For decades, Italian comics historian Alberto Becattini has been researching and writing about American funny animal comics. In this first volume of his two-part opus, Becattini presents the fruits of his labors, the definitive guide for funny animal fans, collectors, and historians alike.
Becattini examines the funny animal phenomenon, starting from its origins in popular and children’s literature, and continuing through its appearances in newspaper comics, comic books, and comic magazines.
All of the more famous characters are included, such as those created at Disney, Lantz, Warner Bros., MGM, and other cartoon studios, as well as the many lesser-known characters that appeared in obscure comic book titles issued by equally obscure comic book publishers.
During the writing process, and while viewing thousands of comic strips and comic pages, Becattini had many discoveries and “epiphanies” that let him shed light on the identities of hitherto uncredited artists and writers. While his aim has been to highlight the talent behind the comics, rather than the stories and characters themselves, he also provides in-depth coverage of virtually every funny animal comic book, illustration, and animated cartoon.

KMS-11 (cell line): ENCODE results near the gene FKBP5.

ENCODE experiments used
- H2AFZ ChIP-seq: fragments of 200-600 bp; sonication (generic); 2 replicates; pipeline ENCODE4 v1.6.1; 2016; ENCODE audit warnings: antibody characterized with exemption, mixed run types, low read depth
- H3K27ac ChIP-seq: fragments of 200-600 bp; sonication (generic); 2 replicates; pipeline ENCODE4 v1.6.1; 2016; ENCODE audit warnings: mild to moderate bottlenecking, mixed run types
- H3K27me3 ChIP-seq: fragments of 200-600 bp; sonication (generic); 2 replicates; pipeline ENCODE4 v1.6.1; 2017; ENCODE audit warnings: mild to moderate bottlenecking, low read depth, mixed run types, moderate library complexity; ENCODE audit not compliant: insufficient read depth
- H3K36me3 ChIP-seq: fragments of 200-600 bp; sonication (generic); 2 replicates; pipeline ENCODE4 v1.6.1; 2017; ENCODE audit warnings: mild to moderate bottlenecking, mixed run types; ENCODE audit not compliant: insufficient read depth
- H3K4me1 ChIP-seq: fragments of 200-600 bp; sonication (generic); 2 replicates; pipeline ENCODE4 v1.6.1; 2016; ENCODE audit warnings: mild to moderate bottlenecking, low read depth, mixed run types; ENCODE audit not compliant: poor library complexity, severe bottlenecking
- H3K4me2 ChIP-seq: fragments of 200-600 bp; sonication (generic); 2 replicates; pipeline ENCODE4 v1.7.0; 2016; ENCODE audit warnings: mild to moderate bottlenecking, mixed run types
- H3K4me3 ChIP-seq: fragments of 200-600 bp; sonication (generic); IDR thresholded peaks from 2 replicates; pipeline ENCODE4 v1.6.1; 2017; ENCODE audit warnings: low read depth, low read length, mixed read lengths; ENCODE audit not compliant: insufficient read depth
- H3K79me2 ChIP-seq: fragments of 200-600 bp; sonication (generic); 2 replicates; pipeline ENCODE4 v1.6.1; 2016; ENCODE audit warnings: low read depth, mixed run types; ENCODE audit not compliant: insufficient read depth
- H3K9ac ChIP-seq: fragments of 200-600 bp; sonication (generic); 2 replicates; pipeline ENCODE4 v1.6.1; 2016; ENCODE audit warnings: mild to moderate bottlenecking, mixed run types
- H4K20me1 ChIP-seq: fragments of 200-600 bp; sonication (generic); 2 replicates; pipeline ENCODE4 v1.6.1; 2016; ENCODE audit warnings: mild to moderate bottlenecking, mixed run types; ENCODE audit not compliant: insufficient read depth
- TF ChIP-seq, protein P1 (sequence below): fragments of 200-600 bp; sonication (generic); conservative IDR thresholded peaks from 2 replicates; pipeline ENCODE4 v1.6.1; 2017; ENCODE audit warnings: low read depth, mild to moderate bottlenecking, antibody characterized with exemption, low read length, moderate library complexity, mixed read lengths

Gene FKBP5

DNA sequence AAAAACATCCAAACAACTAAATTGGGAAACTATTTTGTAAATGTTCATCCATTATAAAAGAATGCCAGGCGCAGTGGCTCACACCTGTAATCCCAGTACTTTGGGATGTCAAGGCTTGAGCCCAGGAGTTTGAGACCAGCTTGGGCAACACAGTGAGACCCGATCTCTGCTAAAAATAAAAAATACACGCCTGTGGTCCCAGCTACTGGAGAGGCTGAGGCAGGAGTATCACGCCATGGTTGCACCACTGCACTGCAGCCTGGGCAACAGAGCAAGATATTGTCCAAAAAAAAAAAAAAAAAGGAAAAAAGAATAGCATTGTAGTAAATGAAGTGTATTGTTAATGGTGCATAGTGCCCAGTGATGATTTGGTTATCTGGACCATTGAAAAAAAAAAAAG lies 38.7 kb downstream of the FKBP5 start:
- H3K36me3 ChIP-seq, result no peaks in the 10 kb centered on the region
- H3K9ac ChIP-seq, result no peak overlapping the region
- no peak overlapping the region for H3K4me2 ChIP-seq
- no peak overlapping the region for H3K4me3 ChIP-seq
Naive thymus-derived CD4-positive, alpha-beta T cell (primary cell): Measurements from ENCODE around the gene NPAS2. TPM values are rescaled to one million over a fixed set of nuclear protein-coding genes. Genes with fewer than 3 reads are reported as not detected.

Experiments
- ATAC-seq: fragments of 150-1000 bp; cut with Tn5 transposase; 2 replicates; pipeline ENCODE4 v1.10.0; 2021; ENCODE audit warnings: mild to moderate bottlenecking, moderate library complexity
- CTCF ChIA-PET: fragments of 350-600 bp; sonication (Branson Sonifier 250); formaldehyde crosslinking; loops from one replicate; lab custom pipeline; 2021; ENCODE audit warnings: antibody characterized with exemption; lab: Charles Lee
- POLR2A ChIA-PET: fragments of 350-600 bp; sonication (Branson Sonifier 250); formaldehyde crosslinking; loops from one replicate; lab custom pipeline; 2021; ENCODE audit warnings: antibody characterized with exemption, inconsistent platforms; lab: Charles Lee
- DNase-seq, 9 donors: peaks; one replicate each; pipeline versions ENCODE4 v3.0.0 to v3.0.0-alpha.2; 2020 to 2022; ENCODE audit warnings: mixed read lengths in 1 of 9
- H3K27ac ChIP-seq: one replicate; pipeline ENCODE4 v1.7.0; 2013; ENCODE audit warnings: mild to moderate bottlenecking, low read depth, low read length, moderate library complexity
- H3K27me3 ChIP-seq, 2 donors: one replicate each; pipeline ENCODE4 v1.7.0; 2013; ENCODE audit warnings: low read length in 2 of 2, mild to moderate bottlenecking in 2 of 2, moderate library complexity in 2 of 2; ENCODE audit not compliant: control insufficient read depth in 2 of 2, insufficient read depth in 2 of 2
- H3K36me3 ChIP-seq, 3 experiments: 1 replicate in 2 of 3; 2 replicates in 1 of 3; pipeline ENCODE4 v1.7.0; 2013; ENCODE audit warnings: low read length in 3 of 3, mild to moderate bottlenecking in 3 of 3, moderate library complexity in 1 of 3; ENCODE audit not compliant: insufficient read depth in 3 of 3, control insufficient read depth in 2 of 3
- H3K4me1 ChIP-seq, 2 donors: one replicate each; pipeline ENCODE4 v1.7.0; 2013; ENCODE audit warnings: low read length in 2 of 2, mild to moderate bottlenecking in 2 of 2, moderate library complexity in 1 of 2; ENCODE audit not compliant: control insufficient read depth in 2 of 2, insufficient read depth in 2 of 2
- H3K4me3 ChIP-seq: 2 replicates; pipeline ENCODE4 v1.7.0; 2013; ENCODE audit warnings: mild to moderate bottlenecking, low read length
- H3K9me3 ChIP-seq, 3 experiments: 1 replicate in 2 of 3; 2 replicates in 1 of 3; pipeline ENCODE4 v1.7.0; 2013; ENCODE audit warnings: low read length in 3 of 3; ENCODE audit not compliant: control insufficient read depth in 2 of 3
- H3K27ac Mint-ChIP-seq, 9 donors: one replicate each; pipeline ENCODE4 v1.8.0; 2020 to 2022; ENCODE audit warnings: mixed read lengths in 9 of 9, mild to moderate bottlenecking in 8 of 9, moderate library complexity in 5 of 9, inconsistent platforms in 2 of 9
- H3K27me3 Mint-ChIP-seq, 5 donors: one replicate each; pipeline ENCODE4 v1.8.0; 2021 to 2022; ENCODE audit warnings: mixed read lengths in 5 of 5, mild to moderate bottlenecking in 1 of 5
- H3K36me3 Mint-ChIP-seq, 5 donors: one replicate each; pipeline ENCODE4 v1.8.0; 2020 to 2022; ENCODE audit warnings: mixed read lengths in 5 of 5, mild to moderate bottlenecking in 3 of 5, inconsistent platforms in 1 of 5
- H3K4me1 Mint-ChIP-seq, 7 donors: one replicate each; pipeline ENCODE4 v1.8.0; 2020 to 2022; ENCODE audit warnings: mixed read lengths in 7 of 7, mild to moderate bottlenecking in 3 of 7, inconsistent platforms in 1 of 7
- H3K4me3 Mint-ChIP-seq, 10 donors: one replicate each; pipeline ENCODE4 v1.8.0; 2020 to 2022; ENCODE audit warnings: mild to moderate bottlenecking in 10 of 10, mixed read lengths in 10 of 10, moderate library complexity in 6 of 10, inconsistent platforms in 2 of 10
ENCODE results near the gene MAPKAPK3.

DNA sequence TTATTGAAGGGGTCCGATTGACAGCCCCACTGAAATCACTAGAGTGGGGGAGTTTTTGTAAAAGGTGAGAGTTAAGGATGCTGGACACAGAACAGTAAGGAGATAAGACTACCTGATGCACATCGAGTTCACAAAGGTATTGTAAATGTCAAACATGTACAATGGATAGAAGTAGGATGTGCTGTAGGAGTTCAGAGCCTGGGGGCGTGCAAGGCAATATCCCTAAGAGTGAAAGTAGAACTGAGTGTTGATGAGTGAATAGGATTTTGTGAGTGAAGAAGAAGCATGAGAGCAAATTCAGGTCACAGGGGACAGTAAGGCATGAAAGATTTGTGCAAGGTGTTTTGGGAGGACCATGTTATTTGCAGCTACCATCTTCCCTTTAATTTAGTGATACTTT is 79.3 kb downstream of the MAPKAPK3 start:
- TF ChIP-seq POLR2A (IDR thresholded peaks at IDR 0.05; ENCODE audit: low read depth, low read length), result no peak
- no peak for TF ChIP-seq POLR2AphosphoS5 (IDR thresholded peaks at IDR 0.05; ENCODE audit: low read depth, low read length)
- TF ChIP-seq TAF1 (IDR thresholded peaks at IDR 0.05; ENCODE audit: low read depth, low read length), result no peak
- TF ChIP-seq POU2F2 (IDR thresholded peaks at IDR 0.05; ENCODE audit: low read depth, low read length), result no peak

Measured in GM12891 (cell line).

A must-have title for any serious funny animal fan!
Chapter 1: Genesis and Early Development
Chapter 2: Black-and-White-Faced Multimedia Characters
Chapter 3: Disney Beyond Mickey
Chapter 4: Major Fun at DC Comics
Chapter 5: Western Printing: the Fun Factory
Chapter 6: MGM: Home of Tom and Jerry
Chapter 7: Walter, Woody & Co.
Chapter 8: Warner Bros and the Art of Laughter
Chapter 9: The Rise and Fall of the Sangor Shop
Chapter 10: Marvel-ously Funny
It was a mailbox which gave me a sense of the power of American comic books. When I first visited the United States with my parents in 1984, I had just turned thirteen and the French teenager that I was could not believe his eyes: those odd mailboxes that I had seen in Disney comics really existed! By landing in the US I had just stepped into Mickey Mouse’s universe. In other words, it was through American funny animal comics that I first became exposed to American culture and the impression it left on my mind was an indelible one. So much so, that when my wife and I relocated to Florida five years ago I felt as if I had finally come home.